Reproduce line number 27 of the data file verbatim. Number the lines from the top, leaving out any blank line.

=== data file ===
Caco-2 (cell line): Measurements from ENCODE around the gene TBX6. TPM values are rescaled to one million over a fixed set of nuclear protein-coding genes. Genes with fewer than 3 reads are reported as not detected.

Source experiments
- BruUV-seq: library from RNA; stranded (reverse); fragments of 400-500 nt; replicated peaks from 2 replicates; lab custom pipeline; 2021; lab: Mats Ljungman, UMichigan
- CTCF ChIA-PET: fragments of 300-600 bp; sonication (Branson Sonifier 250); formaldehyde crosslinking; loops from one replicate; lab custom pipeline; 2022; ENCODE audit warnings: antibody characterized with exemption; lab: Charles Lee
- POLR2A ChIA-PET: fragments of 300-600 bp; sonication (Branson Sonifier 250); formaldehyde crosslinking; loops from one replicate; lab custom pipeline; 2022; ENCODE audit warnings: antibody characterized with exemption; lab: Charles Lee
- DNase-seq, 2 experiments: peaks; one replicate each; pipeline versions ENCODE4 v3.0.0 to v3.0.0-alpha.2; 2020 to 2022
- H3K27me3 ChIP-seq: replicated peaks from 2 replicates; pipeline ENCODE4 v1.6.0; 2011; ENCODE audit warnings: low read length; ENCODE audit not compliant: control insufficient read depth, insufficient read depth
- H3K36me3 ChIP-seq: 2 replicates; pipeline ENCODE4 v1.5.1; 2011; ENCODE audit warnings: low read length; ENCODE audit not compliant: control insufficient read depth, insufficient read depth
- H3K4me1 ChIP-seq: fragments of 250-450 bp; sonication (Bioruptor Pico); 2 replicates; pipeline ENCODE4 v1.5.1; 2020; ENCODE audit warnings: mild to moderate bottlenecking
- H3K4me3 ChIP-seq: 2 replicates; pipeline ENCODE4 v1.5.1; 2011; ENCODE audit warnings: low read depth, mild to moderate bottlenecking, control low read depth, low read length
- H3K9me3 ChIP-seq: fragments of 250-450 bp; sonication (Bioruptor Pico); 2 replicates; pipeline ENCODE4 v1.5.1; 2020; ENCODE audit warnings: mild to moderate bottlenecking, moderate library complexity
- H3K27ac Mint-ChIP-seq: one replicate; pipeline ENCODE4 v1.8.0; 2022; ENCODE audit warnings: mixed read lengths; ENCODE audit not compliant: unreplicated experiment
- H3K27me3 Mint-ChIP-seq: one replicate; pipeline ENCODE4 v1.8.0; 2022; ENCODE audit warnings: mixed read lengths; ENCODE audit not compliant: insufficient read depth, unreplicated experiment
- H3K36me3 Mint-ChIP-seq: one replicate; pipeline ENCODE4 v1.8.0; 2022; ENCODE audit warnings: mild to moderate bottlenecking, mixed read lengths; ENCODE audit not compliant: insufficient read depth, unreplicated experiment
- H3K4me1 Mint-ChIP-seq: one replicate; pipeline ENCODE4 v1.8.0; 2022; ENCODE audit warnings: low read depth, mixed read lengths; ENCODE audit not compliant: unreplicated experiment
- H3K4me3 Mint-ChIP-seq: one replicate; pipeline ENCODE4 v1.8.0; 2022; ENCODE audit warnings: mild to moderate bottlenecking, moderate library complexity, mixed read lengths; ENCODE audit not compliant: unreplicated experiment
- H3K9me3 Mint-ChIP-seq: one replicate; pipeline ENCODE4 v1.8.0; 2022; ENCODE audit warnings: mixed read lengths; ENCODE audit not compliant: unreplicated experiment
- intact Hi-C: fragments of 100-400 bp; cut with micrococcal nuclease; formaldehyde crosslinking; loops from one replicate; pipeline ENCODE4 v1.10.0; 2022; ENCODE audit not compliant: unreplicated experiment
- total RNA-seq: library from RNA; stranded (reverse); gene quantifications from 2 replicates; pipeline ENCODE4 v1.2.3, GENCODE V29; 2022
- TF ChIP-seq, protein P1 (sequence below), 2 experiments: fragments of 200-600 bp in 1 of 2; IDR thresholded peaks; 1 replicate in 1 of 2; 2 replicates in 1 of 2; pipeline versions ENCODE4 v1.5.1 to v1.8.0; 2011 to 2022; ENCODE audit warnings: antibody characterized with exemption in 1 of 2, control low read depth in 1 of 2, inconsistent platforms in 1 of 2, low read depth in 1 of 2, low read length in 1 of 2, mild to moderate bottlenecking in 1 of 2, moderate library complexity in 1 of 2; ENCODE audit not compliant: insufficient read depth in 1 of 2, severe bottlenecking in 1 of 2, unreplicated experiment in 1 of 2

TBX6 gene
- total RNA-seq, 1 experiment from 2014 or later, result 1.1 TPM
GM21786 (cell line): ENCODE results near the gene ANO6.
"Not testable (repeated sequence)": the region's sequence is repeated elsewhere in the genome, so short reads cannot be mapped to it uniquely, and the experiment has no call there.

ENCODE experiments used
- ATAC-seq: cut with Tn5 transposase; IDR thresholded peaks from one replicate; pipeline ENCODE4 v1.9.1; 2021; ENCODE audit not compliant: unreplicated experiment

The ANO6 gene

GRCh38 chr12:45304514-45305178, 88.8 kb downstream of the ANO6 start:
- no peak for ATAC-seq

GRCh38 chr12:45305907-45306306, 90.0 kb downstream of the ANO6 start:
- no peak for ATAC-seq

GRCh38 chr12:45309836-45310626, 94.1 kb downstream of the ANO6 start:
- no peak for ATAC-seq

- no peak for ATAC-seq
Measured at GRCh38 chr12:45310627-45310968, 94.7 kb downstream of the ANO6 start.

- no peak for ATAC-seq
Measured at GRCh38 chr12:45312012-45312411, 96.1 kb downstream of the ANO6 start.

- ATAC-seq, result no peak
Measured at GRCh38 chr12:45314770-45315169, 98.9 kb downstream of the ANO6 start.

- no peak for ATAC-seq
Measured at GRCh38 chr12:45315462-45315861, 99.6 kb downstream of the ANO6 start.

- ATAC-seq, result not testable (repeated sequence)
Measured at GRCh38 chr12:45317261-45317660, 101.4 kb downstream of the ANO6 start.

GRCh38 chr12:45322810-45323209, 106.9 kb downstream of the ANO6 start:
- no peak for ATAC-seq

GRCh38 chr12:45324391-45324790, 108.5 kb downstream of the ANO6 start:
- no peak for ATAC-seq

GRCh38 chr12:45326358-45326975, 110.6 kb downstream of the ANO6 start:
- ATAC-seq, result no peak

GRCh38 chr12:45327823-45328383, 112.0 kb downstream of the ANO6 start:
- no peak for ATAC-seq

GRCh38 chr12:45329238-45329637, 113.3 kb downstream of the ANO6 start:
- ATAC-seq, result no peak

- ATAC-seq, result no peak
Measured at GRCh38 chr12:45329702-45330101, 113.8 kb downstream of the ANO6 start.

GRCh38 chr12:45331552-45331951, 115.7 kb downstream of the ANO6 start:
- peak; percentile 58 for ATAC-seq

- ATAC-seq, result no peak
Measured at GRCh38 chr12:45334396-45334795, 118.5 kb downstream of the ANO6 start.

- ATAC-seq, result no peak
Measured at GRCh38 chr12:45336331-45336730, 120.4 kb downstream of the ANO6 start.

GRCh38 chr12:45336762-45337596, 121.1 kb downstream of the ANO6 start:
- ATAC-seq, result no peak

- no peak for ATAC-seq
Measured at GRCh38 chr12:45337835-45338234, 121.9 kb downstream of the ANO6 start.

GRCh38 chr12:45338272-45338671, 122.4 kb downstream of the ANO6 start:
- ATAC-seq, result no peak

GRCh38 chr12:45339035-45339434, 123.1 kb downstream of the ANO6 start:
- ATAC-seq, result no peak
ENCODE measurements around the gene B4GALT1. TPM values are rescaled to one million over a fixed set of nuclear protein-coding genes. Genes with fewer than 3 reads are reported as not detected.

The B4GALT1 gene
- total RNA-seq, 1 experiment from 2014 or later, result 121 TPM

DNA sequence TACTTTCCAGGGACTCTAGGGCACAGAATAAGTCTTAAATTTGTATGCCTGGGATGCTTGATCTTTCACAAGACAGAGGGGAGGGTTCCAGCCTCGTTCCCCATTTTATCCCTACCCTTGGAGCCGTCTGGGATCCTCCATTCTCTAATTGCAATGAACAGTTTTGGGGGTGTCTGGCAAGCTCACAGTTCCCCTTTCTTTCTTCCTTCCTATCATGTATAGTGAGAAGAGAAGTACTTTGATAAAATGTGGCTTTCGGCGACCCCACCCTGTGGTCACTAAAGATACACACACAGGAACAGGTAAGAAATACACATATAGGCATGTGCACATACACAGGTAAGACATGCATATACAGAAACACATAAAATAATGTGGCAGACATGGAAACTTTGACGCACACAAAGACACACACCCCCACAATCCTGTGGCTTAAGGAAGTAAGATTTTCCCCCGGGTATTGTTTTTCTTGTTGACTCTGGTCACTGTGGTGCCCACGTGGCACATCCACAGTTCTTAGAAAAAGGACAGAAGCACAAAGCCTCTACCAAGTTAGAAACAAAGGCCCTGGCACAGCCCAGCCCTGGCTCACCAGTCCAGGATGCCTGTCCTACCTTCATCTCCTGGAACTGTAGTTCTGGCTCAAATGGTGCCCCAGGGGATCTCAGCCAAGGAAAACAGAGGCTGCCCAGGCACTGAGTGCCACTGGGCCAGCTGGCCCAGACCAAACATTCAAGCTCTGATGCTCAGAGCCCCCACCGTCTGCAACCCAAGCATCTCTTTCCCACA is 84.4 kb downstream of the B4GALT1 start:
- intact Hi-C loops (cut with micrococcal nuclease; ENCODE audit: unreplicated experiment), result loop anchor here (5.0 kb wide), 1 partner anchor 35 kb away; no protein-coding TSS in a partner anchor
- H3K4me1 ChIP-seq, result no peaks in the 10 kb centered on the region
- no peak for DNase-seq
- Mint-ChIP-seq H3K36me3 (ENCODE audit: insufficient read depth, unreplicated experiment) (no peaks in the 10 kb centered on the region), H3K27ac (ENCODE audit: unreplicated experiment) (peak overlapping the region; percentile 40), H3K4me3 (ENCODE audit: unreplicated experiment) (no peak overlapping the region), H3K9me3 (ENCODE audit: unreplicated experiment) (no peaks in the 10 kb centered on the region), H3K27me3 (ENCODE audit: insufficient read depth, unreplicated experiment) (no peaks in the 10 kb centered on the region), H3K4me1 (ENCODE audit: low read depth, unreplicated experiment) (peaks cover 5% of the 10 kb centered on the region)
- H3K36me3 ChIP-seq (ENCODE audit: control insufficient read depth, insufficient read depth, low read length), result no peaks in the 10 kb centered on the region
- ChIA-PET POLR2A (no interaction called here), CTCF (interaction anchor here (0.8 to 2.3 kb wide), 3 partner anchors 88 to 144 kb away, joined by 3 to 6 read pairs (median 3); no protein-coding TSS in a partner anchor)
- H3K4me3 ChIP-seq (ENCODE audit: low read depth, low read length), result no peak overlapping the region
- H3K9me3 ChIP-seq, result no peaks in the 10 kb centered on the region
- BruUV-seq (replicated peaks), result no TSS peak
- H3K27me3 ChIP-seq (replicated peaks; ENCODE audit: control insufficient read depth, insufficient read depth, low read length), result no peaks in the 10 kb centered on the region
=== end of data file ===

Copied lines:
The ANO6 gene